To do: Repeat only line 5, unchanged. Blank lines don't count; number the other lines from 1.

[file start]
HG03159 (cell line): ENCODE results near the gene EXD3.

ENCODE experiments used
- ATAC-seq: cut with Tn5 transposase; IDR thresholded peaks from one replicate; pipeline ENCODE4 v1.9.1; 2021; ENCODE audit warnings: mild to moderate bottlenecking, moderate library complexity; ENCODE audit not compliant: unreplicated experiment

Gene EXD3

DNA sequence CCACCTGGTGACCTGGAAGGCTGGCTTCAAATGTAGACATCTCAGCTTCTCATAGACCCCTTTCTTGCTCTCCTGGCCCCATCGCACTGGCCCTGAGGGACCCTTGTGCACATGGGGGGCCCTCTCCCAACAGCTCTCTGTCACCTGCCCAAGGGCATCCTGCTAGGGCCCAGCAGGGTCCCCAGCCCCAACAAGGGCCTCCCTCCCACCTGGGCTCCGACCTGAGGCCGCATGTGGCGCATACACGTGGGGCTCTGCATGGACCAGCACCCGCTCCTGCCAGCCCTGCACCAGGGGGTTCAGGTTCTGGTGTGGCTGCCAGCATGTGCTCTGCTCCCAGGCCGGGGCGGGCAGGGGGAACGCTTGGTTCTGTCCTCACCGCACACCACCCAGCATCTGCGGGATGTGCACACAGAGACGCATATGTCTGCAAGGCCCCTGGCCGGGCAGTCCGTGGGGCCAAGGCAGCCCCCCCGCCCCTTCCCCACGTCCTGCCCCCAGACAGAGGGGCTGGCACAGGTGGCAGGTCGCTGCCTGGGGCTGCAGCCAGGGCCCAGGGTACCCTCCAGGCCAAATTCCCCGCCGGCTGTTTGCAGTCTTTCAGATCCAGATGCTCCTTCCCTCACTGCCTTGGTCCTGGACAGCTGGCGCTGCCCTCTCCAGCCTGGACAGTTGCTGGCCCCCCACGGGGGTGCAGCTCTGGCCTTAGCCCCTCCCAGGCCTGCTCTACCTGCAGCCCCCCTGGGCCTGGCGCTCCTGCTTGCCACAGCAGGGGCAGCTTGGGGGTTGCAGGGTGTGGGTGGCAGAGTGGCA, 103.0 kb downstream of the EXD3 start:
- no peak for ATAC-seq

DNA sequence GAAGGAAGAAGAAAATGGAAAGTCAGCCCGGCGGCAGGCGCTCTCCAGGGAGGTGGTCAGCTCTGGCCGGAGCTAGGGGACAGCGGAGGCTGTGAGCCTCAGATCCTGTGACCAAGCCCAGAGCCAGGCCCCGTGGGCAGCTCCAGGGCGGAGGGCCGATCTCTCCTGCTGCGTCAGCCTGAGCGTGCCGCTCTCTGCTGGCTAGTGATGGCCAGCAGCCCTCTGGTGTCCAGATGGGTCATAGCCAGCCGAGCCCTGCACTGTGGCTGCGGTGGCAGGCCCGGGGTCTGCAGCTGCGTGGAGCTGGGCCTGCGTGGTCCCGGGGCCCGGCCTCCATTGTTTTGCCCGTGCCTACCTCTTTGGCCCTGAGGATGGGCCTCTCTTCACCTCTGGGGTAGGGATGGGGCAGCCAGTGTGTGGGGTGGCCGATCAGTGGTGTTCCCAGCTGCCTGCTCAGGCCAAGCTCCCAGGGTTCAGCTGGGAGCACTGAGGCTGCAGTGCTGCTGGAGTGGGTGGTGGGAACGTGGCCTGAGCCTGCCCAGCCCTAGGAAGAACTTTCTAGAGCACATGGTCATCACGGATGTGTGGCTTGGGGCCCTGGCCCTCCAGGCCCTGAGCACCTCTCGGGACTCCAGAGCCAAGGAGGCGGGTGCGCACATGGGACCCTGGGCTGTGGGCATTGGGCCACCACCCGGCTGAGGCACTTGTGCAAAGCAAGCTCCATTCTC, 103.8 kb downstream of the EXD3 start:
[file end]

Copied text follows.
DNA sequence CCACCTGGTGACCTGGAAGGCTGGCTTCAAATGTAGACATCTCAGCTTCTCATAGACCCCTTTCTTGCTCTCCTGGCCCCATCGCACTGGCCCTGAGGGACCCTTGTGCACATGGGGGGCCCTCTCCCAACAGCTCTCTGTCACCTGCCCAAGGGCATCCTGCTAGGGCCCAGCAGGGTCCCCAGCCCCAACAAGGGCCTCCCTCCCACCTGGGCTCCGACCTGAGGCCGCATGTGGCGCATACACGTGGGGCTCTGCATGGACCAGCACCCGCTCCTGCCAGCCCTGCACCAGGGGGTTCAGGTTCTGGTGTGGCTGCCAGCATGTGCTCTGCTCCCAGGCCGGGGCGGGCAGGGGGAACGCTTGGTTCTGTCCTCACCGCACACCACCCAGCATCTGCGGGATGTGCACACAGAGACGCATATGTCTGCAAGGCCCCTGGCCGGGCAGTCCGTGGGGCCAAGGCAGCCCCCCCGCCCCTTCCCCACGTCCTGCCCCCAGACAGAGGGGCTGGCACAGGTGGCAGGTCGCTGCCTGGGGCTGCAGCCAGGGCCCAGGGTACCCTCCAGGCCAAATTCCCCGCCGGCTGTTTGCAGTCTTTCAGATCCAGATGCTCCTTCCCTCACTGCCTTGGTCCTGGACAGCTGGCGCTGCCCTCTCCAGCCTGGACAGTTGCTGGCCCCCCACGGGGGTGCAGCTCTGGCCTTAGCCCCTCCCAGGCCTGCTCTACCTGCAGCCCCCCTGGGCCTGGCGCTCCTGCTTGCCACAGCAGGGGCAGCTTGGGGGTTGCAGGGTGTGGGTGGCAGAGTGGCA, 103.0 kb downstream of the EXD3 start: